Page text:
Obama Inspects Iron Dome, Holds Meetings with Peres, Netanyahu

Following his landing in Israel, President Obama arrived in a black SUV to inspect Iron Dome and other air-defense systems lined up outside an hangar on the tarmac. They are a mix of rockets and mobile anti-missile batteries.

“I’m a young man. I’m always looking for any chance to walk,” Obama said to Israeli military officials after hopping out of the SUV.

Obama listened as an officer explained the functions of an Iron Dome battery, a squat, desert-grey weapon pointed skyward. He then entered what appeared to be a control room.

Back outside, Obama shook hands with a line of Israeli officials in front of Iron Dome. He paused again in front of the battery, gesturing with his hands, as an officer spoke to him.

Video and remarks after meeting with Peres after the jump.
Obama and Israeli Prime Minister Benjamin Netanyahu then walked, in shirt sleeves, to Marine One, for the short flight into Jerusalem.

After freshening up at the King David Hotel, President Obama headed to the residence of the Israeli president. The two Presidents strolled together in the late-afternoon sunlight to gaze at fig and olive trees and then to dedicate a small magnolia tree that is a gift of President Obama. “A magnolia tree, just like what we have outside the White House,” Obama said to reporters. “I want everyone to know, this was on Air Force One.”

Turning over two spades of dirt on the freshly-planted tree, Obama said:

It is an incredible honor to offer this tree to this beautiful garden, and to someone who is champion of the Israeli people and a champion of peace.

“And we’re very good gardeners,” Obama added.

The two men then began a bilateral meeting inside. Secretary of State John Kerry took a seat to Obama’s right. Ambassador Michael Oren to Peres’ left. President Obama and President Peres met for about 55 minutes at the Israeli president’s residence. They emerged to make brief statements, standing at two podiums on a small stage with three U.S. flags and three Israeli flags behind them.

Peres said there is a common vision uniting the two countries: “The greatest danger is a nuclear Iran,” he said. “We trust your policy […] You have made it clear that your intention is not to contain but to prevent.”

Peres spoke of the threat of chemical weapons in Syria, saying that they cannot allow those weapons to fall into terrorist hands. He also said that Obama made clear that “peace is not only a wish but a possibility.”

Obama said he reaffirmed to Peres that in the work ahead, Israel will have no greater friend than the U.S. He praised Peres as someone with astonishing vision and a practical-minded politician. Obama said Mr. Peres’ work had planted the seeds of progress, security and peace.

According to Nadav Tamir, foreign policy adviser to the president:

We spoke about the Iranian threat, Syria, the peace process for the Palestinians, and change in the Middle East. The meeting was good and President Obama was in a listening mood. On the Iranian threat, we were convinced by the commitment and the determination of the Americans to deal with the issues. President Obama reaffirmed that all options remain on the table. On Syria, the chemical arsenal was mentioned but I cannot say more. On the peace process, it is achievable. We have to resume the negotiations as soon as possible and President Obama agreed with that.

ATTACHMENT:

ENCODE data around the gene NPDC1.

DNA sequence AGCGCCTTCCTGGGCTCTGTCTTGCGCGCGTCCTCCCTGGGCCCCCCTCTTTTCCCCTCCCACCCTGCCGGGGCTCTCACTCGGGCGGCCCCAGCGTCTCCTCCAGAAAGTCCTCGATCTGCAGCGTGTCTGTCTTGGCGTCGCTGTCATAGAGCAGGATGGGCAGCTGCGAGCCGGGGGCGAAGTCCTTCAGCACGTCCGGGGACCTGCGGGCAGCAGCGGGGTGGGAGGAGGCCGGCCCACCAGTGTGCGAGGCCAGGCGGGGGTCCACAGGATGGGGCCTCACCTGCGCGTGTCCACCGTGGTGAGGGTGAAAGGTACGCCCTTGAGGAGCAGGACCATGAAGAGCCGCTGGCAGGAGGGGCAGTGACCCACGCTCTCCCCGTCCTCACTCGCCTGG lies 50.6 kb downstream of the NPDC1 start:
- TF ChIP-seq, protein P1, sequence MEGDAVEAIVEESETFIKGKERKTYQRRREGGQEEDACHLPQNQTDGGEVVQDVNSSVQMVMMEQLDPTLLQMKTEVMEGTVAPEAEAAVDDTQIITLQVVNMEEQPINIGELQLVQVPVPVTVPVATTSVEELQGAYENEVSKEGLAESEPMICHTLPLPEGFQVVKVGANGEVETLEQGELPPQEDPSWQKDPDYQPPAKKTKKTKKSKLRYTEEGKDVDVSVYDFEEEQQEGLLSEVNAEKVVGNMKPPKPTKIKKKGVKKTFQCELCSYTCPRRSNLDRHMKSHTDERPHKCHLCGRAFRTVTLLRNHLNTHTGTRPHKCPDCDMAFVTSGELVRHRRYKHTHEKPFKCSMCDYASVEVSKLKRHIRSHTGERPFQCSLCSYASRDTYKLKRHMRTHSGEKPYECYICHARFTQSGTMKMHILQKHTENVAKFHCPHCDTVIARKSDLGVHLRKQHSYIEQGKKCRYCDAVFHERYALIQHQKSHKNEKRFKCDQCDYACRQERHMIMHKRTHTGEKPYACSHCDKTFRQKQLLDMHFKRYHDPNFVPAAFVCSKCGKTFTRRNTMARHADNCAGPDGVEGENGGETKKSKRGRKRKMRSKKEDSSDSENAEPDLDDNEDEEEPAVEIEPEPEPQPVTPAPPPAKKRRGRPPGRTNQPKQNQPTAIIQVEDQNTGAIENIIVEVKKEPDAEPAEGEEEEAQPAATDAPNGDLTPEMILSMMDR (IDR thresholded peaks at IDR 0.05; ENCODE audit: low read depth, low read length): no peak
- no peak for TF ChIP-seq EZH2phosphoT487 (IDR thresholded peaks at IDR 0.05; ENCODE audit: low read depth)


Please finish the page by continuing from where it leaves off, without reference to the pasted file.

After the meeting, the two president carried short remarks:

President Peres: President Obama, it is a great privilege for me and for the people of Israel to host you here in Jerusalem.

It was a real pleasure to sit with a true friend — very knowledgeable, fortunately — and sit candidly and discuss issues openly and freely.

After the meeting we just had, I have all confidence that your vision can transform the Middle East. Your vision is achievable. You arrived here already with an impressive record of answering our needs, particularly — and unforgettably — in the domain of security. I want to thank you personally, dear friend, for the long days and for many long, sleepless nights — you know about them — which you spend caring for our country and for our future.

We live in an age that is both global and domestic, inseparably. Interest may divide people; vision may unite them. There is common vision uniting us to confront the dangers, to bring peace closer as soon as possible. The greatest danger is a nuclear Iran — so you said, so you do. We trust your policy, which calls to, first, by non-military — to fight by non-military means with a clear statement that other options remain on the table. You made it clear that your intention is not to contain but to prevent.

We are trying together to start negotiations with the Palestinians. We already agreed that the goal is a two states for the two people solution. There is no better one, or more achievable one. We consider that the President of the Palestinian Authority, Abu Mazen, is our partner in that effort to stop terror and bring peace.

Hamas remains a terror organization that targets innocent people. On our northern border, Iran’s proxy, Hezbollah, continues to stockpile arms and threaten our civilians while they target innocent people across the world. Hezbollah is destroying Lebanon and supporting the brutal massacre of the Syrian people by President Assad. Fortunately, the Syrian nuclear capacity was destroyed. But unfortunately, thousands of chemical weapons remain. We cannot allow those weapons to fall in the terrorists’ hands. It could lead to an epic tragedy.

There is an attempt to bring spring to the Arab world. It is an Arab choice. It is an Arab initiative. It may bring peace to the region, freedom to the people, economic growth to the Arab states. If realized, it can lead to a better tomorrow. We pray it will become a reality.